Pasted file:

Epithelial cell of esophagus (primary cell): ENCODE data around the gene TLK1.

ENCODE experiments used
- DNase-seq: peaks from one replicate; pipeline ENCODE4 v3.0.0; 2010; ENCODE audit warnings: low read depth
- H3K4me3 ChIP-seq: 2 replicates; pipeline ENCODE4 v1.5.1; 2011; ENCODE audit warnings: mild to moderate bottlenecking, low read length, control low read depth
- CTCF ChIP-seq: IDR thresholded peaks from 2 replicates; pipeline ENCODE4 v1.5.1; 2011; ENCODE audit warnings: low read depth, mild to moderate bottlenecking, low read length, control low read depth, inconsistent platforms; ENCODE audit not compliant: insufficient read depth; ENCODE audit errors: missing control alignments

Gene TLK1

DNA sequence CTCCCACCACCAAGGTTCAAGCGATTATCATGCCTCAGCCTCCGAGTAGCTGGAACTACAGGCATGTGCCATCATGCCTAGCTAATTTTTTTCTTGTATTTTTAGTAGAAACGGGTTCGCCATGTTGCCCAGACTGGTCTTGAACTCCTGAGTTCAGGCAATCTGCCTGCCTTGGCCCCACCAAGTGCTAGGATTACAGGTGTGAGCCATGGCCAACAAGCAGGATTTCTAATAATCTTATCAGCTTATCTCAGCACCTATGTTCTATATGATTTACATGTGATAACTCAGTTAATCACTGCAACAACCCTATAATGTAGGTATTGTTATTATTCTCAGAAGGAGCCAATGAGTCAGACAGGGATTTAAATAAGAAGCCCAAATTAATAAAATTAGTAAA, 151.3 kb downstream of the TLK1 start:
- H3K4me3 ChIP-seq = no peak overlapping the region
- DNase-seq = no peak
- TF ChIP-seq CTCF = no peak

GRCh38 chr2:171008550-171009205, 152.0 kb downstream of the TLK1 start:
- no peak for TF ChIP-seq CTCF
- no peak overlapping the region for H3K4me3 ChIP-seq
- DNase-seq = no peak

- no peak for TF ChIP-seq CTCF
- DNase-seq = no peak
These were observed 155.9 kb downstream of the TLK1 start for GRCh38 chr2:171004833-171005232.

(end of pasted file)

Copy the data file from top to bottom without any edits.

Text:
Epithelial cell of esophagus (primary cell): ENCODE data around the gene TLK1.

ENCODE experiments used
- DNase-seq: peaks from one replicate; pipeline ENCODE4 v3.0.0; 2010; ENCODE audit warnings: low read depth
- H3K4me3 ChIP-seq: 2 replicates; pipeline ENCODE4 v1.5.1; 2011; ENCODE audit warnings: mild to moderate bottlenecking, low read length, control low read depth
- CTCF ChIP-seq: IDR thresholded peaks from 2 replicates; pipeline ENCODE4 v1.5.1; 2011; ENCODE audit warnings: low read depth, mild to moderate bottlenecking, low read length, control low read depth, inconsistent platforms; ENCODE audit not compliant: insufficient read depth; ENCODE audit errors: missing control alignments

Gene TLK1

DNA sequence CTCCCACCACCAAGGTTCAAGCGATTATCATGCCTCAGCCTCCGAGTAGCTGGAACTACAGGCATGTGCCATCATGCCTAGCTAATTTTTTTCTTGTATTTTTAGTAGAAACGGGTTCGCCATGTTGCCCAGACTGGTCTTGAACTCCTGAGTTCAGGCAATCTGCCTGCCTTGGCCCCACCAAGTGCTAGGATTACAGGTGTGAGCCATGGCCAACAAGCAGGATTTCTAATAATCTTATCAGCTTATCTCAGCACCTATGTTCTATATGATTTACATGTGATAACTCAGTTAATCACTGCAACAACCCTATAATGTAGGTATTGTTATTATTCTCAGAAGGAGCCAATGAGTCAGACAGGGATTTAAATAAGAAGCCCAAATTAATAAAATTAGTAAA, 151.3 kb downstream of the TLK1 start:
- H3K4me3 ChIP-seq = no peak overlapping the region
- DNase-seq = no peak
- TF ChIP-seq CTCF = no peak

GRCh38 chr2:171008550-171009205, 152.0 kb downstream of the TLK1 start:
- no peak for TF ChIP-seq CTCF
- no peak overlapping the region for H3K4me3 ChIP-seq
- DNase-seq = no peak

- no peak for TF ChIP-seq CTCF
- DNase-seq = no peak
These were observed 155.9 kb downstream of the TLK1 start for GRCh38 chr2:171004833-171005232.